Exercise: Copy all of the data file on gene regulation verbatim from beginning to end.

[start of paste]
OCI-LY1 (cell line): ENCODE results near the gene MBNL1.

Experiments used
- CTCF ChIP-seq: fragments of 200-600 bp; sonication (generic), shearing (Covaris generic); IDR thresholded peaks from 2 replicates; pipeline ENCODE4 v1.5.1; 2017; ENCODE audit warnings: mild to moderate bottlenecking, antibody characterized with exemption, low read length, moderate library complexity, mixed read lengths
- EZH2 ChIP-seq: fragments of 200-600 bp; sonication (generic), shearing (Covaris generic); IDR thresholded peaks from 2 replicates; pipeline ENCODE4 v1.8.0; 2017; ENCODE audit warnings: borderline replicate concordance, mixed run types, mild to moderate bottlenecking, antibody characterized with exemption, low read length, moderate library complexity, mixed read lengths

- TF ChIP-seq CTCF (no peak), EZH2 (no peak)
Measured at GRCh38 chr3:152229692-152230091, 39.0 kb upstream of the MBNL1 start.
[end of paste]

OCI-LY1 (cell line): ENCODE results near the gene MBNL1.

Experiments used
- CTCF ChIP-seq: fragments of 200-600 bp; sonication (generic), shearing (Covaris generic); IDR thresholded peaks from 2 replicates; pipeline ENCODE4 v1.5.1; 2017; ENCODE audit warnings: mild to moderate bottlenecking, antibody characterized with exemption, low read length, moderate library complexity, mixed read lengths
- EZH2 ChIP-seq: fragments of 200-600 bp; sonication (generic), shearing (Covaris generic); IDR thresholded peaks from 2 replicates; pipeline ENCODE4 v1.8.0; 2017; ENCODE audit warnings: borderline replicate concordance, mixed run types, mild to moderate bottlenecking, antibody characterized with exemption, low read length, moderate library complexity, mixed read lengths

- TF ChIP-seq CTCF (no peak), EZH2 (no peak)
Measured at GRCh38 chr3:152229692-152230091, 39.0 kb upstream of the MBNL1 start.